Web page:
Fred died in 1977 at the age of 80 and nothing further was done about the book until the autumn of 2018 when Fred’s nephew, Alan Cobb, then at the age of 92, started the lengthy process of digitising the book by reading the entire contents into his computer (initially saving the work onto 85 different files!).
Alan’s son, Chris, and Fred’s daughter, Janette and other family members then took over and carried out the fact checking, proof reading, obtaining the necessary permissions to reproduce photographs, researching printers, cover design and multitude of other tasks to arrive at the finished book.
Transforming Streets, Transforming Lives
In 1900 the first trams ran in Norwich. They were greeted with awe, as a technological wonder of the age. Their arrival not only revolutionised travel, but also radically changed streets, as buildings were demolished, roads widened, and tracks installed.
This book combines newspaper articles, anecdotes, atmospheric photographs and contemporary documents to vividly illustrate the pivotal role trams played in both the development of Norwich and the lives of its people. It is the story about so much more than a vehicle; it is the story about
how that vehicle transformed a city.
A story of people, poverty and pride.
Harriet Kettle (c1838-1916) was a rebel against authority in Victorian times. She lost her mother and, abandoned by her father, grew up in the workhouse. Imprisoned several times and committed as a lunatic on five separate occasions she eventually got married and had four children. Stating on one occasion that, ‘no man would conquer her’, her final act was to take a wealthy businessman to court. A case she won.
This book explores in depth the contexts in which Harriet’s life was lived: the village of Cranworth, Gressenhall Workhouse, the courts and yards of Norwich, Walsingham and Wymondham Houses of Correction, the Norfolk County Lunatic Asylum, the Bethlem Hospital in London and Toftwood, a suburb of East Dereham. In so doing, it provides a vivid picture of the grittier sides of life in Victorian times.
Norwich 1144 A Jew’s Tale is a novel based on the first modern accusation of the ritual murder of a Christian child by Jews, what was to become known as the Blood Libel.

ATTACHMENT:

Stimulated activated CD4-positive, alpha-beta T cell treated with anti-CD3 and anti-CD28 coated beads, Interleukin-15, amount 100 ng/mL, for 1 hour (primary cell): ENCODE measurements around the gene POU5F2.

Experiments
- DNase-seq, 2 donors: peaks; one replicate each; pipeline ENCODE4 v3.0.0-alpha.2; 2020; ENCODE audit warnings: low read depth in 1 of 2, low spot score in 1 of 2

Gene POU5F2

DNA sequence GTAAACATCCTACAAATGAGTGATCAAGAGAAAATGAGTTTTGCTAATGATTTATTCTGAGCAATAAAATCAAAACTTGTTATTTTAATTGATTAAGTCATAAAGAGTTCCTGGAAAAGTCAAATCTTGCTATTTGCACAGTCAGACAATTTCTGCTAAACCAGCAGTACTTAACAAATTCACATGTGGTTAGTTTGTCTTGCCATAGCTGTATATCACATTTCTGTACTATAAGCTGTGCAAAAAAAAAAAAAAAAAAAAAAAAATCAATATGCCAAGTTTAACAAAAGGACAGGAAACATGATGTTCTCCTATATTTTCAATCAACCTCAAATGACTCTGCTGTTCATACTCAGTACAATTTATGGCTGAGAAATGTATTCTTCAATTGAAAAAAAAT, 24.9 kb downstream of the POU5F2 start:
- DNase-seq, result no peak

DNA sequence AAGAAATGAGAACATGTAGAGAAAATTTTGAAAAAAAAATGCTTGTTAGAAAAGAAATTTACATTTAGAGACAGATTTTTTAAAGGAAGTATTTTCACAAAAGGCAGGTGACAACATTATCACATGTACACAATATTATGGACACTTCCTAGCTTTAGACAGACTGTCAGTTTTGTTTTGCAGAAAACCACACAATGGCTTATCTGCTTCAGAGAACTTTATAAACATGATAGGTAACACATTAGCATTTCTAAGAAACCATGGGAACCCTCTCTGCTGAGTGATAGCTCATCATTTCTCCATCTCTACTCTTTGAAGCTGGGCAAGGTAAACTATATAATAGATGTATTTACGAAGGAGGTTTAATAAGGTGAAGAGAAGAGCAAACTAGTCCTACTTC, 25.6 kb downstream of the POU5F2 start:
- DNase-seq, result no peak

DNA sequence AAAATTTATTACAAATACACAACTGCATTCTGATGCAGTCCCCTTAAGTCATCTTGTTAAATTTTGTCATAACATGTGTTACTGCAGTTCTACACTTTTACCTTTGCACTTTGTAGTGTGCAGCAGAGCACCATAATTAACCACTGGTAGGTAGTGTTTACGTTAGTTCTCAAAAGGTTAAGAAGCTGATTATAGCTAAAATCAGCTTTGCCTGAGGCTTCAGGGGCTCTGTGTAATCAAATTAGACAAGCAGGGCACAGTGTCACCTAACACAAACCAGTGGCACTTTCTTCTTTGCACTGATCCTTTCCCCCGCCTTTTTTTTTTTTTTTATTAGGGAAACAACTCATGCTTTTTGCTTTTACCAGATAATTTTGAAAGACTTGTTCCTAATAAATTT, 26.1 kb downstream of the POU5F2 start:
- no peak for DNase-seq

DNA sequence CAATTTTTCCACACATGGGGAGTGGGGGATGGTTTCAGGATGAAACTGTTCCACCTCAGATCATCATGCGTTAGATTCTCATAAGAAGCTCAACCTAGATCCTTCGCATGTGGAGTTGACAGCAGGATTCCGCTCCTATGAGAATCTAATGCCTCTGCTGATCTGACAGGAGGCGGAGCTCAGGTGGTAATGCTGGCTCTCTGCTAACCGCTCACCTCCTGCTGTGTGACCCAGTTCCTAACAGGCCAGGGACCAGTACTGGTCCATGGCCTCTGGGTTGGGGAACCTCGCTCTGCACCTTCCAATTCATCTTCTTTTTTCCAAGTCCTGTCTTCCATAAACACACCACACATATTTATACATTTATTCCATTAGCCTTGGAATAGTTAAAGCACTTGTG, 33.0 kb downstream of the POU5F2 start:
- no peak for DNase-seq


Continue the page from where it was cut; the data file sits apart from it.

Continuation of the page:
NORWICH in 1950 was a different place. Still scarred by war the city was coming to terms with itself. Children played in the rubble of bomb sites, and workers strove to build a prosperous peace on building sites. By the end of the decade the retail heart of the city would be reconstructed, new building programmes would be changing domestic life, and the manufacturing industries would be making world-class products with household names. Birthplace of Barclays, Aviva, Start-rite, Caleys and Colman’s, the citywas ready to embark on another chapterin its long history of commercial and cultural development. From post-war austerity to the threshold of the consumer society, Norwich embraced the 1950s as a decade of change.
For some the 1970s meant punk rock and political unrest. For others it was a time of ABBA and affluence. The decade’s dual identity was as striking in Norwich as it was nationally. While once-familiar streets were demolished, new buildings sprang up. Different brand names appeared in the city centre and with them came a new era of shopping and eating out. For those who remember the steakhouses and nightclubs, the football and the fashions of the 1970s, this book is a fascinating flashback to a different Norwich. Following his incredibly popular Norwich in the 1950s and Norwich in the 1960s, Pete Goodrum’s look at the 1970s shines a light on another decade in the city’s history. From the ‘old’ Odeon to the Garlands fire, from Bonds to the ‘Berni’, this is how we lived in Norwich in the 1970s.
This absorbing collection delves into the villainous deeds that have taken place in Norwich and its surrounding areas. Cases of murder, robbery, assault and fraud are all examined as the darker side of the city’s past is exposed. From cases as famous as the murder of William of Norwich, which led to the expulsion of the Jewish race from England in 1290, to little-known crimes such as the tragic case of a man suffering from depression murdering his fiancée, this book sheds a new light on the city’s criminal history. Illustrated with a wide range of archive material and modern photographs, Murder & Crime Norwich is sure to fascinate both residents and visitors alike as these shocking events of the past are revealed for a new generation.